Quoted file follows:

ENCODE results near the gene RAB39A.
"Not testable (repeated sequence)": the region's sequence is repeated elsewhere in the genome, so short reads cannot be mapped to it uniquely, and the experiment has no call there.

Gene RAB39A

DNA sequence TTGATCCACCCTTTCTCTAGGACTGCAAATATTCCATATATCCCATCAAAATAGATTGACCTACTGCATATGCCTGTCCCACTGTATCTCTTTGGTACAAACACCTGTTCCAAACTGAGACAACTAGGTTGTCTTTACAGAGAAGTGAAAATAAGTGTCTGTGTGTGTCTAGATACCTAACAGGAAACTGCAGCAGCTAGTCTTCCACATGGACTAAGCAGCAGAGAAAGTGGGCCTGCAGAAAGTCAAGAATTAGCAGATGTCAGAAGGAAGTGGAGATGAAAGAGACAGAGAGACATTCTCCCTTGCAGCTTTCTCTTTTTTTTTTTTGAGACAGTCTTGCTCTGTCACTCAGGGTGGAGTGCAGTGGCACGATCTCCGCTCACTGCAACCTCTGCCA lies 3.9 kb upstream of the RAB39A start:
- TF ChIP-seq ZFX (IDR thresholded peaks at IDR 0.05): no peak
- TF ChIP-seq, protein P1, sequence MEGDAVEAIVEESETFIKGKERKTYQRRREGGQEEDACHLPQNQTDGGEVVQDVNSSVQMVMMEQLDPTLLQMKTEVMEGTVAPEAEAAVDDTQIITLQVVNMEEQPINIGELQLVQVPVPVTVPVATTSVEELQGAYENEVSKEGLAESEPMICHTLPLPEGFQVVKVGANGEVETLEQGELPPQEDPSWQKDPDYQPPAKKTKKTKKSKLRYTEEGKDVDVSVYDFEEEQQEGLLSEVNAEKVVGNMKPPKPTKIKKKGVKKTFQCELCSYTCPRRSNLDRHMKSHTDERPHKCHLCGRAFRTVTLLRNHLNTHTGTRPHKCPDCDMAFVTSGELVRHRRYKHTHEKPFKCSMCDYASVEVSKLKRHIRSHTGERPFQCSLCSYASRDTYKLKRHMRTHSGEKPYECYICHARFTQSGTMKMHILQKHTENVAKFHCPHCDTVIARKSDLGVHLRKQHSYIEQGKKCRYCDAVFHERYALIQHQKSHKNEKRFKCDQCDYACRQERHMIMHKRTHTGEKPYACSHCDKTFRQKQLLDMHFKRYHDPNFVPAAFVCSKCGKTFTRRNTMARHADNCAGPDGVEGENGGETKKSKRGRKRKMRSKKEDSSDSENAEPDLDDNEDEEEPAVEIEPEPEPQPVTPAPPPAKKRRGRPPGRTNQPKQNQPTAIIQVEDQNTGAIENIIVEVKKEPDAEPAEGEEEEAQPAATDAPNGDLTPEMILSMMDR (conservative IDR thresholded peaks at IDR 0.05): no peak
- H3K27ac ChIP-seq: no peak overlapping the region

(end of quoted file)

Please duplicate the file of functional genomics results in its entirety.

ENCODE results near the gene RAB39A.
"Not testable (repeated sequence)": the region's sequence is repeated elsewhere in the genome, so short reads cannot be mapped to it uniquely, and the experiment has no call there.

Gene RAB39A

DNA sequence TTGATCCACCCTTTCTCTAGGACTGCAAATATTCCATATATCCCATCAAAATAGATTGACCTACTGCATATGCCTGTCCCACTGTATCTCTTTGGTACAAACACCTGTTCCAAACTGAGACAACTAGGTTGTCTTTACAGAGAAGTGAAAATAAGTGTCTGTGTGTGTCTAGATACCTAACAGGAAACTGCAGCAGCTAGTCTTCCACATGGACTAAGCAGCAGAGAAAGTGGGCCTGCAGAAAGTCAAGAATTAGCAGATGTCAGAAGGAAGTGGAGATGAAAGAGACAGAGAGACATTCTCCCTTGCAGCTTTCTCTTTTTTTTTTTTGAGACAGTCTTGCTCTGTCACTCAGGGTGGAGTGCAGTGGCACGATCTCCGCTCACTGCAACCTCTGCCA lies 3.9 kb upstream of the RAB39A start:
- TF ChIP-seq ZFX (IDR thresholded peaks at IDR 0.05): no peak
- TF ChIP-seq, protein P1, sequence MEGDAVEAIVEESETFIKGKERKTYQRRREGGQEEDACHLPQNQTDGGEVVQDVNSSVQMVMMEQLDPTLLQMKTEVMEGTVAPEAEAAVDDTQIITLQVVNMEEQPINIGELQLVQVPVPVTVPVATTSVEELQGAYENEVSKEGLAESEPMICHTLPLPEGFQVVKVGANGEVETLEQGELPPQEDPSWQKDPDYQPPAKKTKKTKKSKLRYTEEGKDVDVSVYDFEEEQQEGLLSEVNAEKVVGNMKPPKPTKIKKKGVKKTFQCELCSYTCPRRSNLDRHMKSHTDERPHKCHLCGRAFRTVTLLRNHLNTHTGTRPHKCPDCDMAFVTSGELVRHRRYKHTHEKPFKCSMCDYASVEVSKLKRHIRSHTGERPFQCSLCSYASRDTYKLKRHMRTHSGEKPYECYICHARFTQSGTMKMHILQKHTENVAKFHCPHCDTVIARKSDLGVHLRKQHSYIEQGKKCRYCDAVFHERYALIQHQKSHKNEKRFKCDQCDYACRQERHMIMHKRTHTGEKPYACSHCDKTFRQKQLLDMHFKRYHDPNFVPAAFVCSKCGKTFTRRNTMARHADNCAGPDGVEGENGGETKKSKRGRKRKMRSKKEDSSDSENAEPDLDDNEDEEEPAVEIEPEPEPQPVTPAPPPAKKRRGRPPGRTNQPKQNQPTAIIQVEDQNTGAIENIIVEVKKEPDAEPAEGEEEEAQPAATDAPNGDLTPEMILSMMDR (conservative IDR thresholded peaks at IDR 0.05): no peak
- H3K27ac ChIP-seq: no peak overlapping the region